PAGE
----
2016 saw the first edition of the London Design Biennale, bringing together 37 countries exhibiting one language: Design. Held at the Neoclassical Somerset House from the 7th - 27th of September the Biennale offers much design for thought regarding “big questions and ideas about pollution, social equality, migration, sustainability, energy and cities’’ with the aim of conceptualizing an ideal world through the realm of design.
Representing the UK were British designers Edward Barber & Jay Osgerby. Their installation Forecast makes reference to a national obsession: the weather. It consists of a group of wind masts and rotating elements, inspired by weather-measuring instruments. Movement is triggered as wind speed increases or changes direction, creating an effortless kinetic sculpture in parallel to the elements. Striking as it is functional, Forecast brings forth the realization of a more sustainable future through harnessing the power of wind energy - a clean and non-polluting fuel source.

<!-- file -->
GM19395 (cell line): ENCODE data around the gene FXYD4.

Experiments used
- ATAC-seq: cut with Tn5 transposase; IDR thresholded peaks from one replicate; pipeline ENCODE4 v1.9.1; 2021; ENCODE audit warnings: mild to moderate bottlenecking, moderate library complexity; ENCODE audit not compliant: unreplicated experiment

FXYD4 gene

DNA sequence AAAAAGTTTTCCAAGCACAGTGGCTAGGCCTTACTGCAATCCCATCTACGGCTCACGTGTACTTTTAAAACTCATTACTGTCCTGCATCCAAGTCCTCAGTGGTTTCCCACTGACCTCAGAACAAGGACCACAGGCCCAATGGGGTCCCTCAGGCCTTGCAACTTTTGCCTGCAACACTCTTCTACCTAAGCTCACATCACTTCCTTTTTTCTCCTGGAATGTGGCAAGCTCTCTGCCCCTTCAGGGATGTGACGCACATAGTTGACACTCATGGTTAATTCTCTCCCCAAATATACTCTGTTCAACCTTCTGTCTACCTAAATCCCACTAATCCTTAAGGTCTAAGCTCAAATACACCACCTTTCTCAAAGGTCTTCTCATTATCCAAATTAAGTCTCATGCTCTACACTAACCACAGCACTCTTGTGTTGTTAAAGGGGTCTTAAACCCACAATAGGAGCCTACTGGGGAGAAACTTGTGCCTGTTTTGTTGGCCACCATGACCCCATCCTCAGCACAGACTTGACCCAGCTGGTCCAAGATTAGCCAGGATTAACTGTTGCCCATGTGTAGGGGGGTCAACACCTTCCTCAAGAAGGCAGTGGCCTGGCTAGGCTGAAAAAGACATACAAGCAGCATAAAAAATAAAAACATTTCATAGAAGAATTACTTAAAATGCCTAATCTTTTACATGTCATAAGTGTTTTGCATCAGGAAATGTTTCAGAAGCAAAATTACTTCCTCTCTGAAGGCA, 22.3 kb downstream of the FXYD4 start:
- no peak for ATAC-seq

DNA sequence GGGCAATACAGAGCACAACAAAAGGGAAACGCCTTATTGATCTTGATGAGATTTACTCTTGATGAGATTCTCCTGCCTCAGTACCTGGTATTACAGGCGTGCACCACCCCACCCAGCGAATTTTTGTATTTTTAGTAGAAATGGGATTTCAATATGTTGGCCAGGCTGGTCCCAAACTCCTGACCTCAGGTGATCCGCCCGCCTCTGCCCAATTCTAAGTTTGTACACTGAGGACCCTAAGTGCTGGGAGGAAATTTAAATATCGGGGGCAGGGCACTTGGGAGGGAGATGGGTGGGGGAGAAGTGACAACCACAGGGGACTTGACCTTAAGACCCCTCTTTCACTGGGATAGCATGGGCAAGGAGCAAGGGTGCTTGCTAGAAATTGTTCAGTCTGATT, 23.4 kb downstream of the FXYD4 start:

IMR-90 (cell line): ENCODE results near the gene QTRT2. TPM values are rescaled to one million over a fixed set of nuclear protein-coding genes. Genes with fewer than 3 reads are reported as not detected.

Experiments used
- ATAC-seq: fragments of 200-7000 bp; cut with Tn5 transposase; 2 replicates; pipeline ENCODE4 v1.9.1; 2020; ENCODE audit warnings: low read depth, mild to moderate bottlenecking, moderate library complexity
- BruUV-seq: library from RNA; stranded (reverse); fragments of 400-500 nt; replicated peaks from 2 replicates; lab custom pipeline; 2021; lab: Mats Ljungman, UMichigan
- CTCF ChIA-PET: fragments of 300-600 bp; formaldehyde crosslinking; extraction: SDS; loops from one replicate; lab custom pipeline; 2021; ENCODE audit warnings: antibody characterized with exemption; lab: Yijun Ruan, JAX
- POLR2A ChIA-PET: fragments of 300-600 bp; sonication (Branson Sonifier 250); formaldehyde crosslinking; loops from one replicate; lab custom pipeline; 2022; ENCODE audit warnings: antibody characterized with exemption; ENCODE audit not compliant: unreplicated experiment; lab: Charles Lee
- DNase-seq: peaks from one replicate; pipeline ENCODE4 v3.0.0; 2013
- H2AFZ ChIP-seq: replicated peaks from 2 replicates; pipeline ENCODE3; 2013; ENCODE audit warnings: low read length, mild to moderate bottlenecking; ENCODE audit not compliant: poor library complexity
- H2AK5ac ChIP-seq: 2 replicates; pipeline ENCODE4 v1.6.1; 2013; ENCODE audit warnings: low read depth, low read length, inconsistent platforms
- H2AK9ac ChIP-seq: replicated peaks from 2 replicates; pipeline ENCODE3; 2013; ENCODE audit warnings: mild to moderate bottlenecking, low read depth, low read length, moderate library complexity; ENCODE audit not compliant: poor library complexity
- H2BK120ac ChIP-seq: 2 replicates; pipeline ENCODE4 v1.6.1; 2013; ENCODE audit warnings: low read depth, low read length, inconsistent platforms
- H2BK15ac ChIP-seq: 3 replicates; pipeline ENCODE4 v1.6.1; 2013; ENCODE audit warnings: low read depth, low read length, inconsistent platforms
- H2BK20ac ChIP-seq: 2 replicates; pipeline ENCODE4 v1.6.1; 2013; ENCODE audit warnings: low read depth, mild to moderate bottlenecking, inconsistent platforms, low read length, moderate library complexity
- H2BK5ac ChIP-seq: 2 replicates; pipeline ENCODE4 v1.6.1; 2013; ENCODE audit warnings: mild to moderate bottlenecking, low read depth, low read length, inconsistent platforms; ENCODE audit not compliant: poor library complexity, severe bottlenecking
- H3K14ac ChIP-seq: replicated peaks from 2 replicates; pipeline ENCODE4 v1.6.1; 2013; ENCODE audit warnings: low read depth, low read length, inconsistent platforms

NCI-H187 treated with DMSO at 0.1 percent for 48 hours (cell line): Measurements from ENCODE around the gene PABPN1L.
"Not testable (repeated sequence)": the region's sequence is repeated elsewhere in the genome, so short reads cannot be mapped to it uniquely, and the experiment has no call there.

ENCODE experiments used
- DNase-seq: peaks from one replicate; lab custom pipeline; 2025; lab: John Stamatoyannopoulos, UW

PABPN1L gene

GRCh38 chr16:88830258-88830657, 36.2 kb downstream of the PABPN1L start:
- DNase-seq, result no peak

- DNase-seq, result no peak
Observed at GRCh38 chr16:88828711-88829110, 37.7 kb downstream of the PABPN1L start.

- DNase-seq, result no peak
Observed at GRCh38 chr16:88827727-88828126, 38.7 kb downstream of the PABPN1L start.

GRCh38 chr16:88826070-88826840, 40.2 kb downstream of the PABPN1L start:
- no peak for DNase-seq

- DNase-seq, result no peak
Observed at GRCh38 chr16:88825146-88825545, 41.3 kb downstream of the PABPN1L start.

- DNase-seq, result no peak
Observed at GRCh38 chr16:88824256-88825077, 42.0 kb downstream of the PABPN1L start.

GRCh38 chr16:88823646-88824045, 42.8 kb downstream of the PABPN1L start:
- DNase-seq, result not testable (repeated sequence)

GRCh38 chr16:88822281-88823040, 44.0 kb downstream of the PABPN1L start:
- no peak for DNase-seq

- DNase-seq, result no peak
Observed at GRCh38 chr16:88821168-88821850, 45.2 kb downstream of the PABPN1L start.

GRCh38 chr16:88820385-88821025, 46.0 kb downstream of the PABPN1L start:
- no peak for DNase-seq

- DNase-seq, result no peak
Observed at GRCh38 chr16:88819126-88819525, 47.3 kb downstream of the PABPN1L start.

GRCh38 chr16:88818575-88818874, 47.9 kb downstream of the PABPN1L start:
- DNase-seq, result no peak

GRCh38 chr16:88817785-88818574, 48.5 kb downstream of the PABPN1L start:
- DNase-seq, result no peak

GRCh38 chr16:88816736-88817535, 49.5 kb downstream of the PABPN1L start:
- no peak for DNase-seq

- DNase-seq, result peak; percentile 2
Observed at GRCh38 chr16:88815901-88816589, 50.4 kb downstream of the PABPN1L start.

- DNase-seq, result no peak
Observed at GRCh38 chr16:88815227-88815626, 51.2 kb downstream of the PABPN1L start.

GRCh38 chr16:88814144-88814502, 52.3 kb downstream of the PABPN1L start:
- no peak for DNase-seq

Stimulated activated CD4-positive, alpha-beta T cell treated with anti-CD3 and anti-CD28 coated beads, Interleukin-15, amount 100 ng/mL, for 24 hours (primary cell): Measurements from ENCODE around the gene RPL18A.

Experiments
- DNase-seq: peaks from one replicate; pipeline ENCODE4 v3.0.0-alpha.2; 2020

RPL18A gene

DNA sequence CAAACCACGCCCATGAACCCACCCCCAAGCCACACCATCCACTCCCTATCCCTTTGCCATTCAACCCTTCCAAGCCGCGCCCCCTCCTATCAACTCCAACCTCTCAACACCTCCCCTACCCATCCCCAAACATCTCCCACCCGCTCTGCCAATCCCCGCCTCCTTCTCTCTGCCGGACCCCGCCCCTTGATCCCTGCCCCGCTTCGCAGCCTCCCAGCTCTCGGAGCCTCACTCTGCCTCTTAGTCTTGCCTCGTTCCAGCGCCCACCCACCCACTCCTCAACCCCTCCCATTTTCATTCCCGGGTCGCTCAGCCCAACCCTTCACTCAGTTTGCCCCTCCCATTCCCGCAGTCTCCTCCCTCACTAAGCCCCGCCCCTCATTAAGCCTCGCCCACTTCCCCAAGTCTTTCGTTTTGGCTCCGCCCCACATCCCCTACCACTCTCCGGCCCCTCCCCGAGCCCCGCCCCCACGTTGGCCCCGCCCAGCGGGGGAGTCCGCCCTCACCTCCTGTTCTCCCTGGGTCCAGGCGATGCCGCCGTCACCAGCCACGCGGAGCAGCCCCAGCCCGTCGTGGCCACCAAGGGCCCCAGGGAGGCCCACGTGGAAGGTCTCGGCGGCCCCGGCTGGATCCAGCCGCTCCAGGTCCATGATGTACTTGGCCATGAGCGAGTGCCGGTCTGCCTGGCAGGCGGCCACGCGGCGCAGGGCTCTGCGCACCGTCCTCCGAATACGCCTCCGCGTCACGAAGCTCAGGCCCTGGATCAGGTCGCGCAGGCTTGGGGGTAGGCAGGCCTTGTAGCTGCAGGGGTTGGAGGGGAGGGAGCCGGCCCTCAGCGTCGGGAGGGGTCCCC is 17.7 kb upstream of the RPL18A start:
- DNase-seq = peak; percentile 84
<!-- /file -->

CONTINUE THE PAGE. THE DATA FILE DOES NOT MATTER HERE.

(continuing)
Of particular interest was Austria’s mischer’traxler who produced an impressive light sculpture named LeveL, which can be seen as a metaphor aimed to reflect the fragile balance of utopia itself. When the sculpture is perfectly still, the lights are at their brightest, indicating a utopian moment. Exposed to the slightest touch or movement the lights alter in appearance, becoming dimmer and even turn off when hand grabbed. I was guilty of this along with many other visitors and it just goes to show the delicacies of a utopian state and how in real life, due to human error a perfect world would never endure.
Each country creates a meaningful installation in response to the theme - Utopia by design. Utopia itself is synonymous with the imaginary concept but designs present at the Biennale were not to be overlooked. I found it to be pleasantly interactive and inspiringly innovative but also an educational experience. It really opens your eyes to appropriate and beneficial designs perfect for an imperfect world. It will be interesting to see if a design proposal once seen as utopian becomes reality.
Written by Camron Intern Samuel Kolawole.
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